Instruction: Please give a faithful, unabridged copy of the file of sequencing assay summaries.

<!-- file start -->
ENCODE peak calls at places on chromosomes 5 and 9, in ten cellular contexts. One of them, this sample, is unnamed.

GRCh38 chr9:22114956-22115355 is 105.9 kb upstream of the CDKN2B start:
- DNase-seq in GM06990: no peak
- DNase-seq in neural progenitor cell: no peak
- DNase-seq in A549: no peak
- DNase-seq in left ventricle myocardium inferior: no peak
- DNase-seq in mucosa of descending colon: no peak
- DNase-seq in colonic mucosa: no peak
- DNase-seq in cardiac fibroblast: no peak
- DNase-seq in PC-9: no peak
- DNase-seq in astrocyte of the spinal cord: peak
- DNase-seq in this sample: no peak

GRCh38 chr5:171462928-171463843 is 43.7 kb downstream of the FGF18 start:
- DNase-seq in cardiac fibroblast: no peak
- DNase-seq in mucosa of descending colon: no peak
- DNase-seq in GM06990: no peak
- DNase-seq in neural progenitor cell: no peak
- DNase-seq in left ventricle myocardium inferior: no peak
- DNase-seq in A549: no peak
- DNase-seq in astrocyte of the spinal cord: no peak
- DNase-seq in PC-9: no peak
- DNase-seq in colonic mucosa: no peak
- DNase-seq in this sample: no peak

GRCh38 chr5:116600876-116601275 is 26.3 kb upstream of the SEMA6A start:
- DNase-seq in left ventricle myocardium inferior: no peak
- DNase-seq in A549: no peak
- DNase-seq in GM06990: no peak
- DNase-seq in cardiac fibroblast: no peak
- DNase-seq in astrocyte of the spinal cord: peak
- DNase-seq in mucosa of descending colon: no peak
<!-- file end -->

ENCODE peak calls at places on chromosomes 5 and 9, in ten cellular contexts. One of them, this sample, is unnamed.

GRCh38 chr9:22114956-22115355 is 105.9 kb upstream of the CDKN2B start:
- DNase-seq in GM06990: no peak
- DNase-seq in neural progenitor cell: no peak
- DNase-seq in A549: no peak
- DNase-seq in left ventricle myocardium inferior: no peak
- DNase-seq in mucosa of descending colon: no peak
- DNase-seq in colonic mucosa: no peak
- DNase-seq in cardiac fibroblast: no peak
- DNase-seq in PC-9: no peak
- DNase-seq in astrocyte of the spinal cord: peak
- DNase-seq in this sample: no peak

GRCh38 chr5:171462928-171463843 is 43.7 kb downstream of the FGF18 start:
- DNase-seq in cardiac fibroblast: no peak
- DNase-seq in mucosa of descending colon: no peak
- DNase-seq in GM06990: no peak
- DNase-seq in neural progenitor cell: no peak
- DNase-seq in left ventricle myocardium inferior: no peak
- DNase-seq in A549: no peak
- DNase-seq in astrocyte of the spinal cord: no peak
- DNase-seq in PC-9: no peak
- DNase-seq in colonic mucosa: no peak
- DNase-seq in this sample: no peak

GRCh38 chr5:116600876-116601275 is 26.3 kb upstream of the SEMA6A start:
- DNase-seq in left ventricle myocardium inferior: no peak
- DNase-seq in A549: no peak
- DNase-seq in GM06990: no peak
- DNase-seq in cardiac fibroblast: no peak
- DNase-seq in astrocyte of the spinal cord: peak
- DNase-seq in mucosa of descending colon: no peak